Print is dead, or so drone digital media's arrivistes. This may come as a shock to Philadelphia's Print Center as it celebrates its 100th anniversary this year, making it one of the oldest organizations dedicated to graphic arts in the United States.

Printmakers have long called Philadelphia home, from Bass Otis to the colorful Peter Duval. Among painters and sculptors, however, engravers and printmakers were often considered more artisan than artist. Marginalized in prestige if not in output, printmaking struggled to be seen as a means to create rather than simply reproduce works of fine art.

Printmaking as artistry inked support from a group of well-heeled Philadelphia aesthetes. Established in 1915 and originally styled the Print Club, the center dedicated itself to "the dissemination, study, production, and collection of works by printmakers, American and foreign," as reported by Inquirer columnist Dorothy Grafly in her 1929 history of the organization.

Despite cramped quarters at 219 S. 17th St., early meetings evoke an enlightened 18th-century salon. Members, collectors, and artists discussed printmaking over white-gloved matinee tea, while a move to 1614 Latimer St. allowed the center to mount exhibitions ranging from Albrecht Durer to Mary Cassatt. The works of Picasso, Jasper Johns, Ansel Adams, and Dox Thrash were also featured on the walls of the former carriage house in the Rittenhouse neighborhood.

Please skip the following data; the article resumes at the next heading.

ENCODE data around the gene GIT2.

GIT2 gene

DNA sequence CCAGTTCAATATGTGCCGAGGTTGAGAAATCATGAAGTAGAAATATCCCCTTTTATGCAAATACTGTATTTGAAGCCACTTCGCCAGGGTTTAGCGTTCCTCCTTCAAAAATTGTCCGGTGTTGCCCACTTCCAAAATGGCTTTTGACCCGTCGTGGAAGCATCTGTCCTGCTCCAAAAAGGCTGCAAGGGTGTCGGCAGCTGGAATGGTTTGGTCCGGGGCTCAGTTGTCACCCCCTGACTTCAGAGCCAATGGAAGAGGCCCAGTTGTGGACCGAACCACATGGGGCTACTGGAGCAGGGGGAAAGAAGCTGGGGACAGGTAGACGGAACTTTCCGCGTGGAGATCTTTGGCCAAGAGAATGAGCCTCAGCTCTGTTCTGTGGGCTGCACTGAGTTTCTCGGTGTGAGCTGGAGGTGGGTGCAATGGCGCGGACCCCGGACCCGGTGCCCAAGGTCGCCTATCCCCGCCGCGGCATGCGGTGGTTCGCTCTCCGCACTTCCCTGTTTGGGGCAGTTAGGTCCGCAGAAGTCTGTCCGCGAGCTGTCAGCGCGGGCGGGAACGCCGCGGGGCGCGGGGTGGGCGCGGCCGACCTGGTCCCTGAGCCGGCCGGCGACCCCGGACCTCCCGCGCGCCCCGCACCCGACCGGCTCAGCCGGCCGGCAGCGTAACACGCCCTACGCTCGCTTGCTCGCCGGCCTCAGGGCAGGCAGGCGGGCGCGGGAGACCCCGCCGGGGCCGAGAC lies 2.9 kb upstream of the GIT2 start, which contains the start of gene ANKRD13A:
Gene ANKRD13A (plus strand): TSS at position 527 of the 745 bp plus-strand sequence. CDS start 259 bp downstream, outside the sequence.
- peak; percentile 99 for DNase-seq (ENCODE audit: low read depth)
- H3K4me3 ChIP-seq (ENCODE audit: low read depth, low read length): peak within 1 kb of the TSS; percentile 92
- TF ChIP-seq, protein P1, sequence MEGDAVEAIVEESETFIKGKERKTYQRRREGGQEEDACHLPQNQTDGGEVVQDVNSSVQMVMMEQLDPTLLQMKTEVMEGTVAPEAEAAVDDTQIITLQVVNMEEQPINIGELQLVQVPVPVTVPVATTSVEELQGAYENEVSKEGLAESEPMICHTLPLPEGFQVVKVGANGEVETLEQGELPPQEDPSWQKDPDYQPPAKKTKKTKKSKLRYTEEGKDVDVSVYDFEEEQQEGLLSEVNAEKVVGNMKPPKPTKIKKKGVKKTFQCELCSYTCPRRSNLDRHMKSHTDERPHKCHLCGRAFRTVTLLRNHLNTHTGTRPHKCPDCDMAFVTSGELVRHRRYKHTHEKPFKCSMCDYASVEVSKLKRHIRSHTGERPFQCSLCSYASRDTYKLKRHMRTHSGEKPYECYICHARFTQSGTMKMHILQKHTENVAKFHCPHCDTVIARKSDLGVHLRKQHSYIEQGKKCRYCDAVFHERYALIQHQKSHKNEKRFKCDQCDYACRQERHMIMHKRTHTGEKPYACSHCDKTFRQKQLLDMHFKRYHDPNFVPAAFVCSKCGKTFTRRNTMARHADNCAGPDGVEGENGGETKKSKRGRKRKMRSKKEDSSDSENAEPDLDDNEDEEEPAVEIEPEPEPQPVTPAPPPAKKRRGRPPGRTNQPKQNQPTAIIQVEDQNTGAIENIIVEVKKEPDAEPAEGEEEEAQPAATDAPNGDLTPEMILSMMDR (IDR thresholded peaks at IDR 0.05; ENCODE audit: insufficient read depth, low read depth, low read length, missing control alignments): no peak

The center's silver service obscures its plainer purpose. From its inception, the center sought to shorten "the distance between the man who longs to create and the man who, in some way . . . desires to participate." Women and African Americans were warmly welcomed as members. Presses on the premises were made available for aspiring printmakers, following through on the founders' promise that "whether a printmaker be old or young, known or unknown, he finds a friend" at the center. Later years saw the emergence of a mobile press, which set up shop in schools and communities throughout the city.

Supporting artists at the outset of their careers, the center sold on consignment the works of its artist members, hosted juried exhibitions, and awarded prizes for block prints and lithography. Its first Annual Exhibition of American Etchers in 1924 continues today as the Annual International Competition.

As the center celebrates its centenary, the appreciation and encouragement of the printed image in all forms have become a part of its mission, from aquatints to photography. As Grafly wrote, "The story of the Print Center is thus . . . bounded only by the vision of those who may assume control."

HSP's newest document display, exploring 100 years of the Print Center, opens Tuesday.